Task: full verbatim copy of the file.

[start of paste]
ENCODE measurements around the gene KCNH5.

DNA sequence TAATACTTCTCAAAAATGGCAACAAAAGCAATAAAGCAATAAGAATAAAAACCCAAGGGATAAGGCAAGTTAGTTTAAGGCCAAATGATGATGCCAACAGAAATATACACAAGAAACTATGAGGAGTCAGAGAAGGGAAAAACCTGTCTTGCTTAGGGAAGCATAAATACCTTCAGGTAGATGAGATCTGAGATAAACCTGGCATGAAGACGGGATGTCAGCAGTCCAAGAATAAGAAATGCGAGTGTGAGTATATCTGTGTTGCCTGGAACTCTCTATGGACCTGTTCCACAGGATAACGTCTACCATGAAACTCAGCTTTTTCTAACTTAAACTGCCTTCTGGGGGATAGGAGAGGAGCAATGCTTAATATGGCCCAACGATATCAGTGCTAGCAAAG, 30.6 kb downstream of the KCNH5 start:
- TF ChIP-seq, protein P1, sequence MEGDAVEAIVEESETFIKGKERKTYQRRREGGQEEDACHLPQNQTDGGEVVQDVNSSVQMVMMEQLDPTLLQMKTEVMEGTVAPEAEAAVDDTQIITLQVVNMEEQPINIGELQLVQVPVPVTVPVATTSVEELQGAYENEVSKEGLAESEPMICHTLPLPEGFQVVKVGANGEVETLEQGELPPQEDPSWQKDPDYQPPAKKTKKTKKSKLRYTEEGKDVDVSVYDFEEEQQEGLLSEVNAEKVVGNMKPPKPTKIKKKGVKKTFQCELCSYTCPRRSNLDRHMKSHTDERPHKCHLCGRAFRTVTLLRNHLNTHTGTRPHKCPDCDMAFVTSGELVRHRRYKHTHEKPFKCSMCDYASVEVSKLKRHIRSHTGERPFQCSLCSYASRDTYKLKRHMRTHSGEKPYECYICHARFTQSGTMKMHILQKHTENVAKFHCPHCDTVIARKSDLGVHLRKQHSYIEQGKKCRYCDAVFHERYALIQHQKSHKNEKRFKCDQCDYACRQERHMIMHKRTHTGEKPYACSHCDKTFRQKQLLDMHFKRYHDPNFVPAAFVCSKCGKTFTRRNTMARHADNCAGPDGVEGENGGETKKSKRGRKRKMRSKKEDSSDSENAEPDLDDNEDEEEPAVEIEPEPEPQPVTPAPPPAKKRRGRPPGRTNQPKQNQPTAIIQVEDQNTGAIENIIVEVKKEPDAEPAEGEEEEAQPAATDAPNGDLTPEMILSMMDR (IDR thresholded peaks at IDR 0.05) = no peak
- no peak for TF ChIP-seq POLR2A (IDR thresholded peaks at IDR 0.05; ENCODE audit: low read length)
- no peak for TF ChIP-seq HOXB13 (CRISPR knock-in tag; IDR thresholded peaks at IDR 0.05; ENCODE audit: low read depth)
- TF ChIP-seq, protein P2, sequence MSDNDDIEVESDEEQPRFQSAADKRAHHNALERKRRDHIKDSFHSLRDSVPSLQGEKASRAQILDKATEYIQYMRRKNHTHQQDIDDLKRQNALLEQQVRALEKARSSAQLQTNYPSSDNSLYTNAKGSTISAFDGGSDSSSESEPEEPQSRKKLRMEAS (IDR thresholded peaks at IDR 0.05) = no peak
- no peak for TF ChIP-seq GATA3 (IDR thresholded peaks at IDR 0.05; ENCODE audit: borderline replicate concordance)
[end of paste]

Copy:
ENCODE measurements around the gene KCNH5.

DNA sequence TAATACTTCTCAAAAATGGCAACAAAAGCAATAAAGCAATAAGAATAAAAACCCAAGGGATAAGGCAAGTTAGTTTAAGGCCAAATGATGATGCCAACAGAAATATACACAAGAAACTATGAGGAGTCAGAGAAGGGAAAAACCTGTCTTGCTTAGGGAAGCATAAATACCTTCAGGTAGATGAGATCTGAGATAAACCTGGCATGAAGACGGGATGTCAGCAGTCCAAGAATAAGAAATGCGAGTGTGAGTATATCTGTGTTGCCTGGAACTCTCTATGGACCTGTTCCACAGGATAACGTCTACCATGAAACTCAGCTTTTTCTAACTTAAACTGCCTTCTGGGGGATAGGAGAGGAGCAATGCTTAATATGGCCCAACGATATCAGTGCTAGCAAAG, 30.6 kb downstream of the KCNH5 start:
- TF ChIP-seq, protein P1, sequence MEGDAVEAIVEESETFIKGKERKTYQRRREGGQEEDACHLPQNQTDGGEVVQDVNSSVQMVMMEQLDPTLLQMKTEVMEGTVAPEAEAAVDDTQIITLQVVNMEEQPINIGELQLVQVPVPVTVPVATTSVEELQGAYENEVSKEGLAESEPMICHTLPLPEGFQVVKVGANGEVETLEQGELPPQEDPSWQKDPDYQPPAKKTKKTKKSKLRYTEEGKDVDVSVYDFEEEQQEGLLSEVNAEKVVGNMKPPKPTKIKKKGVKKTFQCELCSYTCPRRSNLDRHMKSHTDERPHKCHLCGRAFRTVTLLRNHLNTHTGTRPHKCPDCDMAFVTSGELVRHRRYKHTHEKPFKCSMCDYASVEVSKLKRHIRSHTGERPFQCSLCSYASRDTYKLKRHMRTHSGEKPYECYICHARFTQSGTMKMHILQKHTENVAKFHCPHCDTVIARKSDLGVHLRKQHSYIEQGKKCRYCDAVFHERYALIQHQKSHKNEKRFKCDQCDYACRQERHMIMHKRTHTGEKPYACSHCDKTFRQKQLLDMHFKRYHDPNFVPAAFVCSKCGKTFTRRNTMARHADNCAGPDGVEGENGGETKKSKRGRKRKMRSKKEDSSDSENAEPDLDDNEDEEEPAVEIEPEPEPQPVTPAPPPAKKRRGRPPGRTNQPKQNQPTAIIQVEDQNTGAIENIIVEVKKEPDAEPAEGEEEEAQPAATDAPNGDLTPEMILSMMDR (IDR thresholded peaks at IDR 0.05) = no peak
- no peak for TF ChIP-seq POLR2A (IDR thresholded peaks at IDR 0.05; ENCODE audit: low read length)
- no peak for TF ChIP-seq HOXB13 (CRISPR knock-in tag; IDR thresholded peaks at IDR 0.05; ENCODE audit: low read depth)
- TF ChIP-seq, protein P2, sequence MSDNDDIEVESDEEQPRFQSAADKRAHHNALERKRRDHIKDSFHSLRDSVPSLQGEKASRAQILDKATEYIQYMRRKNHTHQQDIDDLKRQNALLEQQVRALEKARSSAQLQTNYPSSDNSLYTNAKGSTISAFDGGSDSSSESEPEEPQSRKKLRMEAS (IDR thresholded peaks at IDR 0.05) = no peak
- no peak for TF ChIP-seq GATA3 (IDR thresholded peaks at IDR 0.05; ENCODE audit: borderline replicate concordance)